The euphoria associated with Barack Obama's elevation to the United States presidency six years ago is now just the dimmest of memories. Disgruntled Americans delivered their verdict last week on his record in the most emphatic fashion in a vote that saw the Republicans reclaim control of the Senate and extend their majority in the House of Representatives. The term "lame duck" is being bandied about in Washington. It is premature, however, to conclude that President Obama's final two years in office will essentially be spent clearing his desk.
Second-term presidents almost always fare badly in mid-term elections. But that did not stop worthwhile achievements by the likes of Bill Clinton and Ronald Reagan. Usually, these occur in foreign policy, where the president cannot be constrained by Congress and where presidents look to cement a legacy.
President Obama's options are more limited than those of most of his predecessors because of the quagmire in Iraq and Syria. His success in extracting troops from Afghanistan and Iraq has been totally overshadowed by the failings that led to the emergence of Islamic State. Nonetheless, on another front, that of Iran, the President has a realistic chance of reaching an accommodation that could vastly alter the Middle East landscape. There, at least, his judgment has been consistently sound.
Even in domestic affairs, opportunities loom. It would be wrong to overstate the strength of the Republicans' position. The party has still to resolve the divide between its pragmatists and the Tea Party fundamentalists. Continued obstructionism based on the latter's ideological stubbornness will do nothing to suggest they can mount a credible challenge for the presidency in two years. The Republican leadership's new talk of working with the President must be more than mere platitudes.
In fact, a degree of bipartisan co-operation is bound to occur in areas where the Republicans have something to gain. Their last presidential candidate, Mitt Romney, picked up little of the increasingly important Hispanic vote in 2012. The Republicans are in a poor position, therefore, to rail against the President's plan to make it easier for illegal immigrants to stay in the US without fear of deportation. Nor would opposing corporate tax changes, essentially closing many of the loopholes that undermine the Internal Revenue Service's endeavours, be a good look.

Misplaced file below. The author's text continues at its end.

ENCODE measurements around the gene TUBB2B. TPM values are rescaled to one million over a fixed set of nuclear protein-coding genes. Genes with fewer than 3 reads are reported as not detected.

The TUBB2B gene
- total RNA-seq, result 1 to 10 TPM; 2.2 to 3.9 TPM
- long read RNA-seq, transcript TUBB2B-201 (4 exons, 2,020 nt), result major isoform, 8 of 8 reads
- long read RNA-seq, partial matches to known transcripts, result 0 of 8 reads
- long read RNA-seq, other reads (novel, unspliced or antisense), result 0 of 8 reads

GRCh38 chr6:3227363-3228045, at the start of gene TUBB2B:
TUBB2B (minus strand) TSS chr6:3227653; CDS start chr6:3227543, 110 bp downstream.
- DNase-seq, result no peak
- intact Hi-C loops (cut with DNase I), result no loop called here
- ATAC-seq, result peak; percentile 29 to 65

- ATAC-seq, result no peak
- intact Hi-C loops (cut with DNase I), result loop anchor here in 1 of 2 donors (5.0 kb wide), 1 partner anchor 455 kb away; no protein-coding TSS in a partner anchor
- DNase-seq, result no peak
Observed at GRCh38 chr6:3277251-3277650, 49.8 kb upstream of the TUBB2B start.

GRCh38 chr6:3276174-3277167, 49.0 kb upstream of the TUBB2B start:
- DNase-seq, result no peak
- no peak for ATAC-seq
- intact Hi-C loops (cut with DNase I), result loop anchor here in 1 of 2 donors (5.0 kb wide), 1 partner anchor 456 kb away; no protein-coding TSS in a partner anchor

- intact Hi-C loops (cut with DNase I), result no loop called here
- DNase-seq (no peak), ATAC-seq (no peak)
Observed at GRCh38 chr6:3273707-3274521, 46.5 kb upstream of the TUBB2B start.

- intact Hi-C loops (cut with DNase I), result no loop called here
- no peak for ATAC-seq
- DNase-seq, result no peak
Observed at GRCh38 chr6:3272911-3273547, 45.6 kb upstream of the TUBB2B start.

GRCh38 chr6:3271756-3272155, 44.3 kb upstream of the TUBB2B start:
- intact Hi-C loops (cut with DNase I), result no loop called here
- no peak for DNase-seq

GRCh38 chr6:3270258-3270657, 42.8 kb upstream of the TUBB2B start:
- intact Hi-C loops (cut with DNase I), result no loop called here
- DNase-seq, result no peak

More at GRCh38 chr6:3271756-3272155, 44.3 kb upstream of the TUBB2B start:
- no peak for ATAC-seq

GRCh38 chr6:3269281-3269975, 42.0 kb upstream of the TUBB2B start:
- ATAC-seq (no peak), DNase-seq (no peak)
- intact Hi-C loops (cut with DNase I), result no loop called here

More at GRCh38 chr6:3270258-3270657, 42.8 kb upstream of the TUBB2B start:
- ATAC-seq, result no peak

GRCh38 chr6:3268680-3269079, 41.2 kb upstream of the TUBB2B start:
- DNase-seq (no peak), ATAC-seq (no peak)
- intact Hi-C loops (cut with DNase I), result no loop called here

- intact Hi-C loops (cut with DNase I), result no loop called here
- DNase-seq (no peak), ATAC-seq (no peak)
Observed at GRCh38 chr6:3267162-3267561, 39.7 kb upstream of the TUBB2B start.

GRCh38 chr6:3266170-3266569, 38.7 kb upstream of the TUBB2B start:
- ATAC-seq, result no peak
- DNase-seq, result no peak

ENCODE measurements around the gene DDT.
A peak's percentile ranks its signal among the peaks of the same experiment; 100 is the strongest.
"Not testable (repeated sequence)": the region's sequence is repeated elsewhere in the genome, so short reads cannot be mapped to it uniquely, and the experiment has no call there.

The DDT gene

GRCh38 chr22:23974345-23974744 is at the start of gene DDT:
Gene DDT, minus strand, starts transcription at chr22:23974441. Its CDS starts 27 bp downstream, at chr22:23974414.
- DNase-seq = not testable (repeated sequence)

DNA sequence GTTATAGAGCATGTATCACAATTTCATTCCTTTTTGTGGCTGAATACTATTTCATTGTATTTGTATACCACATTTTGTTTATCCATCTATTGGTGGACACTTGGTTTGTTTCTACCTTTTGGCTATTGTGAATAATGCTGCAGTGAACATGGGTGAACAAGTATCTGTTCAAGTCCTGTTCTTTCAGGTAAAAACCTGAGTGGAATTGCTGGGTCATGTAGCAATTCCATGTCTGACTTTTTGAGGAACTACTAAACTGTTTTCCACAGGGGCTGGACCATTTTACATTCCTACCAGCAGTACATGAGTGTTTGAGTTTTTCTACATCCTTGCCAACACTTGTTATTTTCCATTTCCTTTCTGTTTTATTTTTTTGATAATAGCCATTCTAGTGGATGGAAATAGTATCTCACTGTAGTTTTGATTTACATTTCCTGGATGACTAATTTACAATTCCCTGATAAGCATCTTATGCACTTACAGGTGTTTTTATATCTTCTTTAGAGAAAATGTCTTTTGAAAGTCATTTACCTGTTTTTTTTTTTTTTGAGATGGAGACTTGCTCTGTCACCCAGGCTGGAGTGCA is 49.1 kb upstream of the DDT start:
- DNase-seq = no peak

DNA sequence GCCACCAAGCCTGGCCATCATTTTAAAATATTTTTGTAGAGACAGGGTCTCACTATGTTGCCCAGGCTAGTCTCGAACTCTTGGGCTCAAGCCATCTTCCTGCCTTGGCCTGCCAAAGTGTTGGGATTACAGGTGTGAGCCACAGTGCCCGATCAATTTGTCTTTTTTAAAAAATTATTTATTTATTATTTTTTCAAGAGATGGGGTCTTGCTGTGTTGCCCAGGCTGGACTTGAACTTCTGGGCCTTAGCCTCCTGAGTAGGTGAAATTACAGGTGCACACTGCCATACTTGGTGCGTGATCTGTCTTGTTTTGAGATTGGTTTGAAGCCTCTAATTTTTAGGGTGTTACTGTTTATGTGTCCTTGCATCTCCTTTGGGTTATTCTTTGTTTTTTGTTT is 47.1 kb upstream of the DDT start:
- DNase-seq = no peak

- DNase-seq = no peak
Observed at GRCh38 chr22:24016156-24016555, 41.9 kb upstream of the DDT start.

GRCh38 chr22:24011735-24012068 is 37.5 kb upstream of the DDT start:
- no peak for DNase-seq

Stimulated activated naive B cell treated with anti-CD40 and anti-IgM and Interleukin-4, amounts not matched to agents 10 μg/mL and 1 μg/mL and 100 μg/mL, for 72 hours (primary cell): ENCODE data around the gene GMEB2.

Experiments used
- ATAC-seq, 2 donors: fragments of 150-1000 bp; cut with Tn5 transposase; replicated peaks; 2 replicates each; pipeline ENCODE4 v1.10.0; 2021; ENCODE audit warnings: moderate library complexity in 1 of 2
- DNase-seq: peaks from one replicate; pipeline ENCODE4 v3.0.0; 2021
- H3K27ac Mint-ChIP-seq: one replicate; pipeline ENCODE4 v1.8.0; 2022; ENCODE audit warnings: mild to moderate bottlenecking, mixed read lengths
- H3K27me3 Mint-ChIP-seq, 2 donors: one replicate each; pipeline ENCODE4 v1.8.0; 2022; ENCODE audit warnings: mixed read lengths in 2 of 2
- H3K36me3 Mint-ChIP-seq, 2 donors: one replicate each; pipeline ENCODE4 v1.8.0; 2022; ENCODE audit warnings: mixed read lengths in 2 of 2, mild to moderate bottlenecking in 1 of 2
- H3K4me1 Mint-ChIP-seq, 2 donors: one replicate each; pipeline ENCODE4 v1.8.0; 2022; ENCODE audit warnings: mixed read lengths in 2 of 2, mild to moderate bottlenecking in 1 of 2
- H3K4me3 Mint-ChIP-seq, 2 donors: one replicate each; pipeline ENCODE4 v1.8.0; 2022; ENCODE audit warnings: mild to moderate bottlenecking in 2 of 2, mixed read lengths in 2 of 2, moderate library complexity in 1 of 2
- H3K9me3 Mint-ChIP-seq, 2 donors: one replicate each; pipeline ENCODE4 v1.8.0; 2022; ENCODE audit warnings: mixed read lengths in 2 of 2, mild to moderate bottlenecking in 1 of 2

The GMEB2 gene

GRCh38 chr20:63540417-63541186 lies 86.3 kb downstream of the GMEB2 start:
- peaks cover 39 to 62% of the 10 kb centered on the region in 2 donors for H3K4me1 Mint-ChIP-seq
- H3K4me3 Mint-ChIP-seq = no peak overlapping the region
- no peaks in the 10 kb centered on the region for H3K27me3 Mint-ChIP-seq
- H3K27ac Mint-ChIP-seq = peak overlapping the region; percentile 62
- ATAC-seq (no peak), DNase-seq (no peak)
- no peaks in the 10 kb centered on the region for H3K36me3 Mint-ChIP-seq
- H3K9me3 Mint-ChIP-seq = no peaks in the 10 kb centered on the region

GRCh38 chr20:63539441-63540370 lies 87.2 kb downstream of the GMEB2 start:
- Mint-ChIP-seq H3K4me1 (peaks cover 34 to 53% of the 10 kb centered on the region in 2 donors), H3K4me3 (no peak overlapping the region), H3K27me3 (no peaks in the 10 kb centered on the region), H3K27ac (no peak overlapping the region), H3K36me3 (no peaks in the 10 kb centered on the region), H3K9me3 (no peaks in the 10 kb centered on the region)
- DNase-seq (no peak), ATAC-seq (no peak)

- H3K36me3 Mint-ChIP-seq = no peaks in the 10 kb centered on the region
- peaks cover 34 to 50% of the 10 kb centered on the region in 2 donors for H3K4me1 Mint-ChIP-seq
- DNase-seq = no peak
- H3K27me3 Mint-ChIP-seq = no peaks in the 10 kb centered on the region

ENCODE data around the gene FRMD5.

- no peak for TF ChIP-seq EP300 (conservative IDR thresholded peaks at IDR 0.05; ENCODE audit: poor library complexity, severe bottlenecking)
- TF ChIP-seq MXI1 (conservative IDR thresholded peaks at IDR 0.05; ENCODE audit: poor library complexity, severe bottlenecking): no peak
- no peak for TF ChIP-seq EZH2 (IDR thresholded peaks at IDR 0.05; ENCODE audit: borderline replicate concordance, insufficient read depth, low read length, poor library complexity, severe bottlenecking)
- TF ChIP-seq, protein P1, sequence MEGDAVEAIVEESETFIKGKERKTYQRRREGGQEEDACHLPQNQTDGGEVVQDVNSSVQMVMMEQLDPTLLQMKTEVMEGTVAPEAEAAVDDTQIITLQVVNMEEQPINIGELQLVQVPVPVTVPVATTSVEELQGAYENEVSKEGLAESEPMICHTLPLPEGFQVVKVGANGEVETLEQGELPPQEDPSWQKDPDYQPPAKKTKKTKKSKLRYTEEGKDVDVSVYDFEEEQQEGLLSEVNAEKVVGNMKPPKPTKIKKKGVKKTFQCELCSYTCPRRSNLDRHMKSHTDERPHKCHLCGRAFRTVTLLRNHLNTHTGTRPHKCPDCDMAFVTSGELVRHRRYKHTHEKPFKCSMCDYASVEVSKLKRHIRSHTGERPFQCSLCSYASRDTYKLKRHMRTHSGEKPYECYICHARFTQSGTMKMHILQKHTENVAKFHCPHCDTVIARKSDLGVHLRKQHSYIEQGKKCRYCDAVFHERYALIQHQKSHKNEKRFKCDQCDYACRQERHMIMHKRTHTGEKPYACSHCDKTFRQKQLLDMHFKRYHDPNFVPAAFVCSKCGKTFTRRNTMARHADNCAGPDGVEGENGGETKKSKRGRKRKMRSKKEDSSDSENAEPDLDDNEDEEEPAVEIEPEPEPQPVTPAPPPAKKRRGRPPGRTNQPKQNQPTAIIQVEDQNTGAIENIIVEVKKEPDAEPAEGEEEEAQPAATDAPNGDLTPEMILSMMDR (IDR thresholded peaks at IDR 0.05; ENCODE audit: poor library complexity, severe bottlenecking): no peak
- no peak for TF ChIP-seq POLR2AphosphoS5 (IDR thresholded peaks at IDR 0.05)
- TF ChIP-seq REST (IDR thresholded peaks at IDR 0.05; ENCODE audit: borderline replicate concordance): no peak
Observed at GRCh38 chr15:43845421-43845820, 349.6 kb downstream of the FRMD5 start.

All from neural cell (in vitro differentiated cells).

But if further issues are to be tackled, President Obama will have to grapple with them in fresh and creative ways. His inexperience has been an impediment during much of his time in the White House. It prompted glitches that tend to disguise what has been achieved in his first six years. It is worth remembering that respect for the US was at its lowest in living memory when he entered the White House. And that he inherited the worst economic crisis since the Great Depression.
America's standing in the world has picked up immeasurably. The US economy is, likewise, improving, with more than 10 million jobs created since President Obama was elected. It was his misfortune that this growth has yet to boost the income of the average household. The President has been punished accordingly.
For the Democrats, the worst aspect of the mid-term drubbing was that swing states such as Iowa, Colorado and North Carolina, which helped propel President Obama to the White House, deserted them. But the demographic realities of the new America continue to give them an edge in the presidential race. It is now up to Hillary Clinton to rekindle the light that once shone so brightly on President Obama. The Republicans, for their part, must reach out to the disillusioned minorities, young people and women who chose to stay away from the polling booths last week.